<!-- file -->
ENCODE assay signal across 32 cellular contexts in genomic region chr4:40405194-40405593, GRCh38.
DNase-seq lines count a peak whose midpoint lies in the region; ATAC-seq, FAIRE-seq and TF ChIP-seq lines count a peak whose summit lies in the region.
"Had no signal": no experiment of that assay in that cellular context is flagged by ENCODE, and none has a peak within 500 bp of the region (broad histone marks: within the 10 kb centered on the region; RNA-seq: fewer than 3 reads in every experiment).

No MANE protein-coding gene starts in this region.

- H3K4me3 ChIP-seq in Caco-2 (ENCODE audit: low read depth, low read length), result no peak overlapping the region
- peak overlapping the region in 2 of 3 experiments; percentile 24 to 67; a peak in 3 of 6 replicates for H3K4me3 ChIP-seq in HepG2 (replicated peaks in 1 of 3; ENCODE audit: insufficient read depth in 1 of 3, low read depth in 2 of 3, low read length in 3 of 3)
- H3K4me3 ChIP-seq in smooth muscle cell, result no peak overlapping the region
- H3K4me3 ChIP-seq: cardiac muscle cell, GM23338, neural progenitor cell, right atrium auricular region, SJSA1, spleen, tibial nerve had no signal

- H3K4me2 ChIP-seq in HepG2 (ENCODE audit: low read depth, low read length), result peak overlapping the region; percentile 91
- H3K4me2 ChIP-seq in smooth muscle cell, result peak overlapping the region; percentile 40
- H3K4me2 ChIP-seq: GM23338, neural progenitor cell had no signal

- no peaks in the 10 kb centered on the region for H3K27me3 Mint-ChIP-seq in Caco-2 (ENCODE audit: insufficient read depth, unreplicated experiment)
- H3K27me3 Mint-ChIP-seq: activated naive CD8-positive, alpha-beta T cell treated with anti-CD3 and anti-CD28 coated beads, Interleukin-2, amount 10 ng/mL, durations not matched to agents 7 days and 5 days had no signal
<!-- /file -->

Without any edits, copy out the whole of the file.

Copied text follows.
ENCODE assay signal across 32 cellular contexts in genomic region chr4:40405194-40405593, GRCh38.
DNase-seq lines count a peak whose midpoint lies in the region; ATAC-seq, FAIRE-seq and TF ChIP-seq lines count a peak whose summit lies in the region.
"Had no signal": no experiment of that assay in that cellular context is flagged by ENCODE, and none has a peak within 500 bp of the region (broad histone marks: within the 10 kb centered on the region; RNA-seq: fewer than 3 reads in every experiment).

No MANE protein-coding gene starts in this region.

- H3K4me3 ChIP-seq in Caco-2 (ENCODE audit: low read depth, low read length), result no peak overlapping the region
- peak overlapping the region in 2 of 3 experiments; percentile 24 to 67; a peak in 3 of 6 replicates for H3K4me3 ChIP-seq in HepG2 (replicated peaks in 1 of 3; ENCODE audit: insufficient read depth in 1 of 3, low read depth in 2 of 3, low read length in 3 of 3)
- H3K4me3 ChIP-seq in smooth muscle cell, result no peak overlapping the region
- H3K4me3 ChIP-seq: cardiac muscle cell, GM23338, neural progenitor cell, right atrium auricular region, SJSA1, spleen, tibial nerve had no signal

- H3K4me2 ChIP-seq in HepG2 (ENCODE audit: low read depth, low read length), result peak overlapping the region; percentile 91
- H3K4me2 ChIP-seq in smooth muscle cell, result peak overlapping the region; percentile 40
- H3K4me2 ChIP-seq: GM23338, neural progenitor cell had no signal

- no peaks in the 10 kb centered on the region for H3K27me3 Mint-ChIP-seq in Caco-2 (ENCODE audit: insufficient read depth, unreplicated experiment)
- H3K27me3 Mint-ChIP-seq: activated naive CD8-positive, alpha-beta T cell treated with anti-CD3 and anti-CD28 coated beads, Interleukin-2, amount 10 ng/mL, durations not matched to agents 7 days and 5 days had no signal